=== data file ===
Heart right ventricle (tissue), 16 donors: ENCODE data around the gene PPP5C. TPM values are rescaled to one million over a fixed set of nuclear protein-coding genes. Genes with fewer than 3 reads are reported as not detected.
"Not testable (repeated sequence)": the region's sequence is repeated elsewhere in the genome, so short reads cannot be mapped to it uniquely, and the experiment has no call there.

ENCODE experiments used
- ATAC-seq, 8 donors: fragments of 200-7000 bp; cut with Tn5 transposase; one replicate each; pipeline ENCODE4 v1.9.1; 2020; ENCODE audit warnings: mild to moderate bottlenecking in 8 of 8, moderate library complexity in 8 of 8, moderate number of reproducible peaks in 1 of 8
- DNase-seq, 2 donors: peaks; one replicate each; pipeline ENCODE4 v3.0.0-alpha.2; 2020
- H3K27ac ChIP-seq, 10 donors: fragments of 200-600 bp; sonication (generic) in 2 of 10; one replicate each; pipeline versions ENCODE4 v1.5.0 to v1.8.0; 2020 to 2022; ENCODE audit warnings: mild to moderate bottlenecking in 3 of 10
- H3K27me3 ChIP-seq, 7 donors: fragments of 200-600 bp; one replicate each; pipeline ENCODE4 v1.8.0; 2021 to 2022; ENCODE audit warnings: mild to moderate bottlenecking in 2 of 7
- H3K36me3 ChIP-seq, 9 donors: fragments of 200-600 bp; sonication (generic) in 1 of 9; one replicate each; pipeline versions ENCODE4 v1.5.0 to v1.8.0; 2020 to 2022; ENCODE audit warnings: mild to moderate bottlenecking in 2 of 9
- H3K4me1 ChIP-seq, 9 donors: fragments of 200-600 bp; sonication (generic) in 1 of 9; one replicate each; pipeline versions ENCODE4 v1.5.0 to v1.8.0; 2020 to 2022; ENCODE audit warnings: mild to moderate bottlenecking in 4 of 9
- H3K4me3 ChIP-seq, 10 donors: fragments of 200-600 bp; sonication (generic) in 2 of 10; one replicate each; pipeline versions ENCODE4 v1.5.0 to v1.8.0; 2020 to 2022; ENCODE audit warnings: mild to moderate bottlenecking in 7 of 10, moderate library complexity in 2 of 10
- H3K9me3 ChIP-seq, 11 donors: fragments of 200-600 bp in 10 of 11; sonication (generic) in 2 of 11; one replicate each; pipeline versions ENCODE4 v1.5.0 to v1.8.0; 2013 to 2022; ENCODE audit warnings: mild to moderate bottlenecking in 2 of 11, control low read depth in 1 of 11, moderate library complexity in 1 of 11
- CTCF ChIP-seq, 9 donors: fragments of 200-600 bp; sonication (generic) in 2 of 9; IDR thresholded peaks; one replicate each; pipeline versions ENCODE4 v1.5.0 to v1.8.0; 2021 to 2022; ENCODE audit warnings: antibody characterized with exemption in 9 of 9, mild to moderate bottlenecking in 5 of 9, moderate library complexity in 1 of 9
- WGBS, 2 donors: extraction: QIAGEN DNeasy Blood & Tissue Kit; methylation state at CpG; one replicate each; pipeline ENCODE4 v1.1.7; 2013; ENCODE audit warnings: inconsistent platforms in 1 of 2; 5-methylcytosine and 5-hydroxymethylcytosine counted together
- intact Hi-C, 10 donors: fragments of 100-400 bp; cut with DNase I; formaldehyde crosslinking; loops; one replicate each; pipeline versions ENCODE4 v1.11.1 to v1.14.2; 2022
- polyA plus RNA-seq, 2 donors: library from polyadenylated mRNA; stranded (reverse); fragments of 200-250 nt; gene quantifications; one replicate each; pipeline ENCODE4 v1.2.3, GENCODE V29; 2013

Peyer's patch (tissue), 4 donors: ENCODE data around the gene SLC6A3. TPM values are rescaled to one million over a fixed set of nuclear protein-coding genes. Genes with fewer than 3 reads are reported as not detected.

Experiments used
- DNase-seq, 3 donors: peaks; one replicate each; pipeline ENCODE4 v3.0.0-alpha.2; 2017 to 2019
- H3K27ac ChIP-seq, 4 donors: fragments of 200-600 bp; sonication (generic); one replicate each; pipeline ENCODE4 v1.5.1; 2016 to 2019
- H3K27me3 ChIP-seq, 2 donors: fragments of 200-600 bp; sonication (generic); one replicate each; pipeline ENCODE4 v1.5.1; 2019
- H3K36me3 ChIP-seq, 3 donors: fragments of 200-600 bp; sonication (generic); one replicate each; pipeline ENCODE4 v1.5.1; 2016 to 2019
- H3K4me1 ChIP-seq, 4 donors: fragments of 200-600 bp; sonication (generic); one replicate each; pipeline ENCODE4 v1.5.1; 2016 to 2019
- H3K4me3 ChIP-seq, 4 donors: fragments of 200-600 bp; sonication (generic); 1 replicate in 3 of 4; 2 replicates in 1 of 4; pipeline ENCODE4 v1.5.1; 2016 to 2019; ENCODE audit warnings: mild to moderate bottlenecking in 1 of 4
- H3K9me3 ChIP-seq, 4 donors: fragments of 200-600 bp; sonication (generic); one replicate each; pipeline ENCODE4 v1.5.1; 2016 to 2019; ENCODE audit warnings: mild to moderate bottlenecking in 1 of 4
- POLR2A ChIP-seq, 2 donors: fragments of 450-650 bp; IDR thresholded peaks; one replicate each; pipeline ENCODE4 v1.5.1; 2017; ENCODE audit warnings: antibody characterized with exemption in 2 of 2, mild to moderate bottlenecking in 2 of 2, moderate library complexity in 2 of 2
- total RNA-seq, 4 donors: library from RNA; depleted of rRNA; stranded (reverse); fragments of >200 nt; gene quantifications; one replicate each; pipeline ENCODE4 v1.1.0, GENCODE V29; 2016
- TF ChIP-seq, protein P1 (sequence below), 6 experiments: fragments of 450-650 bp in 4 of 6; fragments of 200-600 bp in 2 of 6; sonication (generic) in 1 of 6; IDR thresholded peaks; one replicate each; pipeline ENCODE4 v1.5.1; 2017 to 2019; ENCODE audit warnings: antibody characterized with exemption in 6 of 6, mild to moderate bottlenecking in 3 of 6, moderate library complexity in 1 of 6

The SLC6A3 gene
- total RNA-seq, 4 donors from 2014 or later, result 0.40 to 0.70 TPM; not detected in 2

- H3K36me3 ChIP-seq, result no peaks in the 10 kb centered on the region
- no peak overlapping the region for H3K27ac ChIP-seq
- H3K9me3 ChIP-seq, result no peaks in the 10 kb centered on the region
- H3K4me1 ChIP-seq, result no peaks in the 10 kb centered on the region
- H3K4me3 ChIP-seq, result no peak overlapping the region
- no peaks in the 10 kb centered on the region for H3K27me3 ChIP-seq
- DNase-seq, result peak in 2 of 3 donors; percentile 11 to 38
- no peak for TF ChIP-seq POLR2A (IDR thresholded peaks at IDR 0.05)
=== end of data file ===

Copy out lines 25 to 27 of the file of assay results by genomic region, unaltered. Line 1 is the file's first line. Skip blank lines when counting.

- POLR2A ChIP-seq, 2 donors: fragments of 450-650 bp; IDR thresholded peaks; one replicate each; pipeline ENCODE4 v1.5.1; 2017; ENCODE audit warnings: antibody characterized with exemption in 2 of 2, mild to moderate bottlenecking in 2 of 2, moderate library complexity in 2 of 2
- total RNA-seq, 4 donors: library from RNA; depleted of rRNA; stranded (reverse); fragments of >200 nt; gene quantifications; one replicate each; pipeline ENCODE4 v1.1.0, GENCODE V29; 2016
- TF ChIP-seq, protein P1 (sequence below), 6 experiments: fragments of 450-650 bp in 4 of 6; fragments of 200-600 bp in 2 of 6; sonication (generic) in 1 of 6; IDR thresholded peaks; one replicate each; pipeline ENCODE4 v1.5.1; 2017 to 2019; ENCODE audit warnings: antibody characterized with exemption in 6 of 6, mild to moderate bottlenecking in 3 of 6, moderate library complexity in 1 of 6